Google CEO Sundar Pichai has appointed Clay Bavor vice president of virtual reality. Bavor, VP of product management for Gmail, Google Drive, and Google Apps, is credited as one of the creators of Cardboard, Google's cheap VR headset.
Although the creation of an entirely new arm at Google should be worthy of an announcement, Google only confirmed its existence after Re/Code reported that Bavor will head up virtual reality at the company. Bavor has also updated his Twitter profile to reflect the new title.
Bavor's move to virtual reality has cleared the way for its new star recruit, VMware cofounder Diane Greene, to take over Google's apps business. In November, she was appointed to lead Google for Work, Google Cloud Platform, and Google Apps.
Google has dabbled in virtual reality through Cardboard and struck a deal with GoPro to bring virtual reality to YouTube. But besides its now-sidelined Glass project, it hasn't made as serious a commitment to the technology as Facebook or Microsoft, seemingly willing to wait until it goes mainstream.
However, Google has invested in augmented reality firm Magic Leap, which may pay off in the longer term. Perhaps more interestingly, the company appears to be making headway on Project Tango, the sensor-laden prototype it unveiled two years ago, which can map out 3D spaces.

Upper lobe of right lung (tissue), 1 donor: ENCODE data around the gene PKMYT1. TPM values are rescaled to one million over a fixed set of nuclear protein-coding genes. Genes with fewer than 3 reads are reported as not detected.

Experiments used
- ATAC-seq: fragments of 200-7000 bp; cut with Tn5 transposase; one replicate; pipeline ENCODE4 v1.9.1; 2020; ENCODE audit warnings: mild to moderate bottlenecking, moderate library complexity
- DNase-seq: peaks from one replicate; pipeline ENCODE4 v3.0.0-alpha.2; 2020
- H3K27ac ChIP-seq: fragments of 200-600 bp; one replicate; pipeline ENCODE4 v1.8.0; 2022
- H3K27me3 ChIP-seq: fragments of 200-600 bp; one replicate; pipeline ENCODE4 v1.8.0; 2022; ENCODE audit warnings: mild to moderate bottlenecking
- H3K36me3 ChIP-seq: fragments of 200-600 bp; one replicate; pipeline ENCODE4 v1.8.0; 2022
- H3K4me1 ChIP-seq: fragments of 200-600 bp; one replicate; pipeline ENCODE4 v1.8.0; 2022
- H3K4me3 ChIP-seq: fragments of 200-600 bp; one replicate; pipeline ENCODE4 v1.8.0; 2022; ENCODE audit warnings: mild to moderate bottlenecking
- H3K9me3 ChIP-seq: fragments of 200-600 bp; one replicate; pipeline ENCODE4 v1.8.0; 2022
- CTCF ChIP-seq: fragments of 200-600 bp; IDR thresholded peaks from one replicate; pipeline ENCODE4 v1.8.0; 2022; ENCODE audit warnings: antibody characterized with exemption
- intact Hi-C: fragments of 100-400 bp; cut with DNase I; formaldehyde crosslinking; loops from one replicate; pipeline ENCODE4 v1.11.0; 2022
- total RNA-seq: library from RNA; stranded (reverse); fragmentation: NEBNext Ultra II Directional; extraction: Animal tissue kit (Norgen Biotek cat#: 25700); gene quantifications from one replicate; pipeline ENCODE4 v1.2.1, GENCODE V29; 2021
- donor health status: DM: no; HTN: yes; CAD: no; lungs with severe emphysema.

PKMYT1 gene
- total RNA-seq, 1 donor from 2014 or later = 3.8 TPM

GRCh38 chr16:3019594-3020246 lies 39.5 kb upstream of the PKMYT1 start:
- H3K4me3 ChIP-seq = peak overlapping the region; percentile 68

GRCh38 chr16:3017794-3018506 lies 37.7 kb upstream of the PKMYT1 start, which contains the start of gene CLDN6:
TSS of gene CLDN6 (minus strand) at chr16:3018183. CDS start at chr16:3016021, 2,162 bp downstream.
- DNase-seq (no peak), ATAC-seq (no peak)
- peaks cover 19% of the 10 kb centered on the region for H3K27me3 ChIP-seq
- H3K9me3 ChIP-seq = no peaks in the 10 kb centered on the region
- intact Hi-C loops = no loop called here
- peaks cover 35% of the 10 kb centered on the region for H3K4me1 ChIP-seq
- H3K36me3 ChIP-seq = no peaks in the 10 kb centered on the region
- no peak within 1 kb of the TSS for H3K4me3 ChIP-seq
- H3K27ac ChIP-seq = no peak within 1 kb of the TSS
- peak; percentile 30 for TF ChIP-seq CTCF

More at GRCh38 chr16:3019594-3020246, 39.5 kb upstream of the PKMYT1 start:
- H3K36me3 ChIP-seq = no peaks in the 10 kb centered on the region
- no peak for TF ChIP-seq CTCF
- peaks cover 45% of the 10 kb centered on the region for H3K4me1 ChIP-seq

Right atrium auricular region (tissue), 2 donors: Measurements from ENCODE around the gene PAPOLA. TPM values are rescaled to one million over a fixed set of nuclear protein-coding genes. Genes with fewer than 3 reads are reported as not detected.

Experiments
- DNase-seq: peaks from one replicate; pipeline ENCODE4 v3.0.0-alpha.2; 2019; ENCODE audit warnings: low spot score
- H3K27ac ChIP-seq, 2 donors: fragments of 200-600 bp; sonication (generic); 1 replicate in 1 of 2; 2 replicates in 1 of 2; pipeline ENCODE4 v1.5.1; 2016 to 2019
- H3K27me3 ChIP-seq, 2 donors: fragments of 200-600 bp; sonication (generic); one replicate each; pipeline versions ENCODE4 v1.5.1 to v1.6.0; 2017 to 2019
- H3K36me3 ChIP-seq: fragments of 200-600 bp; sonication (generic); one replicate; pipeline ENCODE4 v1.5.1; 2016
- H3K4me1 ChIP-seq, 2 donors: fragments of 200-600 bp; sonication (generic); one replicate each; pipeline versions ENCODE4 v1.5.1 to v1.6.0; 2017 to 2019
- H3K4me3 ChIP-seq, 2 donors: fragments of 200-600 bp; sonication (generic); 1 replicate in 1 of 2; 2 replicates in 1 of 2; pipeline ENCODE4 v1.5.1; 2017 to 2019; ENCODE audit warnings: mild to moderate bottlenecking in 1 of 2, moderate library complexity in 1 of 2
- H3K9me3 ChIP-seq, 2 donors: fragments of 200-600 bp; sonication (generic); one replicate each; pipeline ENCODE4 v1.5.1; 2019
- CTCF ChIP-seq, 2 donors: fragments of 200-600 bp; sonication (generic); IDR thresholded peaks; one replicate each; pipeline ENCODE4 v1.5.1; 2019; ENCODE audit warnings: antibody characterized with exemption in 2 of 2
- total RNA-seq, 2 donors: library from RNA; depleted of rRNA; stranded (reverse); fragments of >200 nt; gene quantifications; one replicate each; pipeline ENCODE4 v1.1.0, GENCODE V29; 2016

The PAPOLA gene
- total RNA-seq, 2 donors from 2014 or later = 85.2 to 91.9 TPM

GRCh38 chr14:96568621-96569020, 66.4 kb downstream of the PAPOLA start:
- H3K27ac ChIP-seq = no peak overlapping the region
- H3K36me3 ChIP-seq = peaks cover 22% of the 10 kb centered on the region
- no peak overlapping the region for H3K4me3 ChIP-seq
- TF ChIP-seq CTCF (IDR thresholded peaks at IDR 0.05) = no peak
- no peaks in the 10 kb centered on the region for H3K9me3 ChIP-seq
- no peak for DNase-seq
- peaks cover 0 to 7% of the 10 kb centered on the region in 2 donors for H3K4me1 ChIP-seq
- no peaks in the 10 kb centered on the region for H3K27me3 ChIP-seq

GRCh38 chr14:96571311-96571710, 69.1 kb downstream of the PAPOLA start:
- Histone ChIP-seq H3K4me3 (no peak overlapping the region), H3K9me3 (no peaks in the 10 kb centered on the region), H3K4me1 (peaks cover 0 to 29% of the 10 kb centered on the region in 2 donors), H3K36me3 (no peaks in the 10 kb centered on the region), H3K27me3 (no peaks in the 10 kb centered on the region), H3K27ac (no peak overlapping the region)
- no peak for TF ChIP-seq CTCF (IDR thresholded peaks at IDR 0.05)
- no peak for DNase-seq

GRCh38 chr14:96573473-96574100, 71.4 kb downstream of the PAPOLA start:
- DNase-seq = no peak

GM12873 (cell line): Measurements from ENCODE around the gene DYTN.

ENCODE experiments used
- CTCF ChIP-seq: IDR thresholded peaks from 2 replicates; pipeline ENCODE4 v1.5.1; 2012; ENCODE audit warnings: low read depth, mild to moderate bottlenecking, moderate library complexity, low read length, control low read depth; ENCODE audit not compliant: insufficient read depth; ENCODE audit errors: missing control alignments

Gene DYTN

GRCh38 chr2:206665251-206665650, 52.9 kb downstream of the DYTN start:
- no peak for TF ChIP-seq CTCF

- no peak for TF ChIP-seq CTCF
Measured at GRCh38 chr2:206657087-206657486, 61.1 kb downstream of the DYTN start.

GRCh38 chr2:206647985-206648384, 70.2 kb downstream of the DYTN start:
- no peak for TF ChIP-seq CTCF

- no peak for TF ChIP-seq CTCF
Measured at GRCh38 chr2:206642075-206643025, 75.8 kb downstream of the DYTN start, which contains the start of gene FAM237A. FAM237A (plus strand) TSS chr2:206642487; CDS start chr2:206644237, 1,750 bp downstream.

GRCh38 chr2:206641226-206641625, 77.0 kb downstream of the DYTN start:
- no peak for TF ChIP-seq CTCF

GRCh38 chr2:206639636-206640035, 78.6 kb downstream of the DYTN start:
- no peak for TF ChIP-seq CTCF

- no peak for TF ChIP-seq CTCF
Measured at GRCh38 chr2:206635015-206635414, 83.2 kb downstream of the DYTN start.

Just as Oculus Rift announced last week that it would ship pre-orders for its $599 headset by March, Lenovo and Google at CES flagged that a Project Tango phone in the works would cost under $500 and arrive sometime this year.
The pair are drumming up interest among developers for Project Tango through an app-incubator program that offers to fund the development of apps that will then be pre-installed on the phone.
It's not clear whether Bavor will take the lead on Project Tango but Bavor recently told MIT Technology Review that he thinks smartphones alone have the potential to make devices such as Samsung's Gear VR headset redundant. Project Tango could help here.
"We prefer to tune the software and components of the smartphone to work well, as opposed to adding complexity and things you need to charge," he told the publication.